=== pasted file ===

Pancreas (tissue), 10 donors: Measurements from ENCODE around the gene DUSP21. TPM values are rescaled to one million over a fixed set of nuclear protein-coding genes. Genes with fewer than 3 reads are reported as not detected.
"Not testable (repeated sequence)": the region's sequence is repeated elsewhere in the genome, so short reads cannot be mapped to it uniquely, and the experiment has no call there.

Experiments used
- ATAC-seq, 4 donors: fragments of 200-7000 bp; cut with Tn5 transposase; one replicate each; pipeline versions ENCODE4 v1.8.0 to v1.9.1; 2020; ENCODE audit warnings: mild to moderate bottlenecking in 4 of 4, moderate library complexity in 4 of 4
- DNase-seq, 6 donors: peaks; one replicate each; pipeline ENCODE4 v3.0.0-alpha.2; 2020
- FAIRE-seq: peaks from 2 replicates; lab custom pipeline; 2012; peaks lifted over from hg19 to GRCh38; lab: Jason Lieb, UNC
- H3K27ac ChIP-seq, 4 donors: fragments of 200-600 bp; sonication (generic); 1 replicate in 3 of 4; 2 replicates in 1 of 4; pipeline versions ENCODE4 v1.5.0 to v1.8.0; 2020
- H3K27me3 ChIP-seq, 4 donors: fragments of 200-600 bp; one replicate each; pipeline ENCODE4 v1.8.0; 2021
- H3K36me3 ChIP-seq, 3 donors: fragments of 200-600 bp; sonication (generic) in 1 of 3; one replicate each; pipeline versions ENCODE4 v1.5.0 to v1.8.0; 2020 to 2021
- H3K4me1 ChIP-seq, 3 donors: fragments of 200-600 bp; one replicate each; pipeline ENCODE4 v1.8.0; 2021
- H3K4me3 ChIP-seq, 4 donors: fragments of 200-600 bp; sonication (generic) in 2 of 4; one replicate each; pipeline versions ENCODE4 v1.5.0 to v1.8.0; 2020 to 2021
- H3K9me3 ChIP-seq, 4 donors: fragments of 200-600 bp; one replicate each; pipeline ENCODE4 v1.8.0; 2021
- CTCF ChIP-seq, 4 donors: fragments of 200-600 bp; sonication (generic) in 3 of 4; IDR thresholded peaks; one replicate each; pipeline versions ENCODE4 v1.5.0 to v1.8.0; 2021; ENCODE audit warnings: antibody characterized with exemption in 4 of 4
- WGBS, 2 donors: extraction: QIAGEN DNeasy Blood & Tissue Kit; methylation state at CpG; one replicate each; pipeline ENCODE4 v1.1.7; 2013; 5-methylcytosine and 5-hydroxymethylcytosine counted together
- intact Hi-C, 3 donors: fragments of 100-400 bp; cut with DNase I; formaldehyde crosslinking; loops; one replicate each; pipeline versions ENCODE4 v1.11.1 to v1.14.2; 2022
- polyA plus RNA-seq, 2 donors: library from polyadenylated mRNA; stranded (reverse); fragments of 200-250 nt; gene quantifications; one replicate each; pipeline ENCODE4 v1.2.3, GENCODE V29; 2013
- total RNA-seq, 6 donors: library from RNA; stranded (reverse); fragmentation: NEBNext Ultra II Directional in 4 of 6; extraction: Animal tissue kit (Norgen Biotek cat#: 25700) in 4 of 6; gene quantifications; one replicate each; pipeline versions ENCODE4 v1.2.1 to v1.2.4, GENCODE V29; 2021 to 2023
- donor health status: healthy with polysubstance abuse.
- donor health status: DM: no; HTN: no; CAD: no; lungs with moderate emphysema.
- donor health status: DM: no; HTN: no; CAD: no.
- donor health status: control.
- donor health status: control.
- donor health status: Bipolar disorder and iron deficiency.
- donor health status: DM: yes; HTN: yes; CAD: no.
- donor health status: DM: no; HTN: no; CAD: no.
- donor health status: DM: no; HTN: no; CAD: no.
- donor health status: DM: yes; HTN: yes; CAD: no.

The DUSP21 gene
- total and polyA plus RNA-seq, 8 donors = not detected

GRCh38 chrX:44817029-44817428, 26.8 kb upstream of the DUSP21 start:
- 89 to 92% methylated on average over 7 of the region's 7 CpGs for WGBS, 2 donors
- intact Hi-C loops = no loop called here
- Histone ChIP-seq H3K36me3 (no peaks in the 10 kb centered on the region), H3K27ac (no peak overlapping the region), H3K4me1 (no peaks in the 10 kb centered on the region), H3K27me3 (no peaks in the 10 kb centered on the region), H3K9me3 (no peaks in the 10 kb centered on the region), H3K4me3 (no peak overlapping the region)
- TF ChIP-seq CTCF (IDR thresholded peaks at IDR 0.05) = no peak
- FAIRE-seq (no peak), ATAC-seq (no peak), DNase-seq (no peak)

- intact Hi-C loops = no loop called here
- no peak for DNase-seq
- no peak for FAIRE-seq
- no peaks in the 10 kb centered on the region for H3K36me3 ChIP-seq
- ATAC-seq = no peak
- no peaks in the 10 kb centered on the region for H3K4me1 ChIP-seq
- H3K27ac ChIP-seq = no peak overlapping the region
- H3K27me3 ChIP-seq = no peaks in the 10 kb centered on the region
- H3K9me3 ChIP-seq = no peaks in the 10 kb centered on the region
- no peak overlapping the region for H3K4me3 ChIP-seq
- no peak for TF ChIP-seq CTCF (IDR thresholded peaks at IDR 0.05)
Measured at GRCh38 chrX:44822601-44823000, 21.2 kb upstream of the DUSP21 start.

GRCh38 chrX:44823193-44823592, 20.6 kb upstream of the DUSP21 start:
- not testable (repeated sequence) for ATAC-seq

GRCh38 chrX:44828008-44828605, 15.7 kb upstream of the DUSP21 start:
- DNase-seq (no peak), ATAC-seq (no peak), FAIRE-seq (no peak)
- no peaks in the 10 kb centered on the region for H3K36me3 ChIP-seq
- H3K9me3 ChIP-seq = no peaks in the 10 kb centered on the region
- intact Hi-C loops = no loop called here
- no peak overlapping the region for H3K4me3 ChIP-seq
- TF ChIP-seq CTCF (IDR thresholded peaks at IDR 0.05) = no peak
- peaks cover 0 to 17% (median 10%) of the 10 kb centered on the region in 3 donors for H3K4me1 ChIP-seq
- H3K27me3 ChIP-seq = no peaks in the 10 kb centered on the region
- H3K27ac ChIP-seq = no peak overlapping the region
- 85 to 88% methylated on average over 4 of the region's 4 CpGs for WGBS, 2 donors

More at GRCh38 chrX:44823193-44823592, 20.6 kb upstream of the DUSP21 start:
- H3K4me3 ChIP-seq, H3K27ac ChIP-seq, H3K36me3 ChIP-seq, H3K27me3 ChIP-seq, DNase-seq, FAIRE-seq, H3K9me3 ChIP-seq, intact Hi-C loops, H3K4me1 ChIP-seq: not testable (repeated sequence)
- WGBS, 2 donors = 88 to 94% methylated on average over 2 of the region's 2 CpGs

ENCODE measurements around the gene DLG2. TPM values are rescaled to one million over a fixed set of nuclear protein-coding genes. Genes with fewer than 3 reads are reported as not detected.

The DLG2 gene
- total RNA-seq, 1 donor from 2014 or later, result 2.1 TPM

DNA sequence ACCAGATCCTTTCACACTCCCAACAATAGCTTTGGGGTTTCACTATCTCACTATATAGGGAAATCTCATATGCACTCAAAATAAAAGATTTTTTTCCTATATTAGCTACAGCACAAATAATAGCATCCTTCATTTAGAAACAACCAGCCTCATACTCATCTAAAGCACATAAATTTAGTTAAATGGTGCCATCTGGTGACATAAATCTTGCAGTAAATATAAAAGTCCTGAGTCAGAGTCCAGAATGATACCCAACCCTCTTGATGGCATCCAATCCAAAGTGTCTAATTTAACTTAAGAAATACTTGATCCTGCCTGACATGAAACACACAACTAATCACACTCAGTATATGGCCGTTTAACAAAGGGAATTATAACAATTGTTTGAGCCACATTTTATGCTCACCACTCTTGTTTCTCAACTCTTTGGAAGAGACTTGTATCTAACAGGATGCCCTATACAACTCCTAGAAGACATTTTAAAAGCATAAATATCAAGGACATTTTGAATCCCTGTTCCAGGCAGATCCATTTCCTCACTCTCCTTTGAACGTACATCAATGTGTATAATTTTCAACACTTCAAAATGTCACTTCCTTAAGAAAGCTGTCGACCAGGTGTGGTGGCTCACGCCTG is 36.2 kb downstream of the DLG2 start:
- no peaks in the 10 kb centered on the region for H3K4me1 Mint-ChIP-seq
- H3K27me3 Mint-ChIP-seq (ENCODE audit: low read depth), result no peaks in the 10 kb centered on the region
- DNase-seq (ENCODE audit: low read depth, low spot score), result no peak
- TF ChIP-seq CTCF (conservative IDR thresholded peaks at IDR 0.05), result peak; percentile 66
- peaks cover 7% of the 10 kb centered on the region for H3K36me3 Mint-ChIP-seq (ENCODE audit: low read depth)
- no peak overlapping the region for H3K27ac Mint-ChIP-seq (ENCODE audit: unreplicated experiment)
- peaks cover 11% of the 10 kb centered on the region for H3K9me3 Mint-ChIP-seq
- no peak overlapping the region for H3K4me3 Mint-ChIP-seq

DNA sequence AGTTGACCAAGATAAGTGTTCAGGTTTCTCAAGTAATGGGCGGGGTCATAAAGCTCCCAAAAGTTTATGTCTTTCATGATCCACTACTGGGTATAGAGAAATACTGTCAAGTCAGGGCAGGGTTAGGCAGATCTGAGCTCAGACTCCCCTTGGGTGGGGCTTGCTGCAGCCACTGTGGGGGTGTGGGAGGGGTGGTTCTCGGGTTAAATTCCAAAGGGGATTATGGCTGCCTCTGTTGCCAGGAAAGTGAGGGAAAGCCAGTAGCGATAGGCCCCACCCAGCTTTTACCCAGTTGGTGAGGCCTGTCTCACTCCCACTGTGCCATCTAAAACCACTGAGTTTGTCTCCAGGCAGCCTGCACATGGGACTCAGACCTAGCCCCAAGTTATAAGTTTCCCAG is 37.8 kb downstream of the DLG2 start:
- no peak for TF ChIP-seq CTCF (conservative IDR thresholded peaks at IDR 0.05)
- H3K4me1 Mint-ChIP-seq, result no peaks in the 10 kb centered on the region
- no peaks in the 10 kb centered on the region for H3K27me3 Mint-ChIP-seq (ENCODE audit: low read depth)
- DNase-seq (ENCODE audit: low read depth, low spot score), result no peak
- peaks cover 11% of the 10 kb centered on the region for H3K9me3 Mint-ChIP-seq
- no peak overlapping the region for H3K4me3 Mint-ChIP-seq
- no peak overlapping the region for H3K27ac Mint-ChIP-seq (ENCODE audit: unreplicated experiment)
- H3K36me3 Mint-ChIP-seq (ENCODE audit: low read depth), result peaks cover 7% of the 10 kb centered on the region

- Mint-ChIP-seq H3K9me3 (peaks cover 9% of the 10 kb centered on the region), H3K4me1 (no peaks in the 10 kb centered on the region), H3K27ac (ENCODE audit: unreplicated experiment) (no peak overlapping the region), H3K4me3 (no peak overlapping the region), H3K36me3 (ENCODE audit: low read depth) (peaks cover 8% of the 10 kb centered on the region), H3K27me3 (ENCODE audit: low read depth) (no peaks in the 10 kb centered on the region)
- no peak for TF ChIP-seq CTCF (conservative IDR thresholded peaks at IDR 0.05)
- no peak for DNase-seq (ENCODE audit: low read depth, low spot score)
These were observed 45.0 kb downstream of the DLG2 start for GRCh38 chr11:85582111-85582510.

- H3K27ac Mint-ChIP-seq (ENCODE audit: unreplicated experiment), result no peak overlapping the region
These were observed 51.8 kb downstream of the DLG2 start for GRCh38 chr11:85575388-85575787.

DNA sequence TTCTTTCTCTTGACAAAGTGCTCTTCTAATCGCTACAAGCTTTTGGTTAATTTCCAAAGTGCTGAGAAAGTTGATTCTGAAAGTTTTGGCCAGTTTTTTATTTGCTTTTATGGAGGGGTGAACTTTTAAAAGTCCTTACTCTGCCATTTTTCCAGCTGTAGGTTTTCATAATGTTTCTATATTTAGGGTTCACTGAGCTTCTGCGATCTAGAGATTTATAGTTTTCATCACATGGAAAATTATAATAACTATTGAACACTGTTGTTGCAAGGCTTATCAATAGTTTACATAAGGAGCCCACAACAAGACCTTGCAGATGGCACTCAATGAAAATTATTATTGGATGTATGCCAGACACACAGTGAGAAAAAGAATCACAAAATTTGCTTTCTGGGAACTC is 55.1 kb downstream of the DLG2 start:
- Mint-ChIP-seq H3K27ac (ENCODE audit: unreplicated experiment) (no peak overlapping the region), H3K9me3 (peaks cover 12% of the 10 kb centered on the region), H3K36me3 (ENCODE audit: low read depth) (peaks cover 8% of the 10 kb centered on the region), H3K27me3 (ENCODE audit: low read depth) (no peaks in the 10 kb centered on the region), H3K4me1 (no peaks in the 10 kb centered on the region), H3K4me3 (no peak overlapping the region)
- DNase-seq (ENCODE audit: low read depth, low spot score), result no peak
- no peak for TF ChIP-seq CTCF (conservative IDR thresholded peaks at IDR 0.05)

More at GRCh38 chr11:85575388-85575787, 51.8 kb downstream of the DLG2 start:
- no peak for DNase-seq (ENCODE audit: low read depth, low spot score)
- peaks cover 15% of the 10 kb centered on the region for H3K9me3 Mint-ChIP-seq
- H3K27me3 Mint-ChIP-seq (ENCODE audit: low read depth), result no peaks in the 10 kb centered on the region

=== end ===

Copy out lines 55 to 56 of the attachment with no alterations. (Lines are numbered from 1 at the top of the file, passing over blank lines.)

- no peak overlapping the region for H3K4me3 ChIP-seq
- TF ChIP-seq CTCF (IDR thresholded peaks at IDR 0.05) = no peak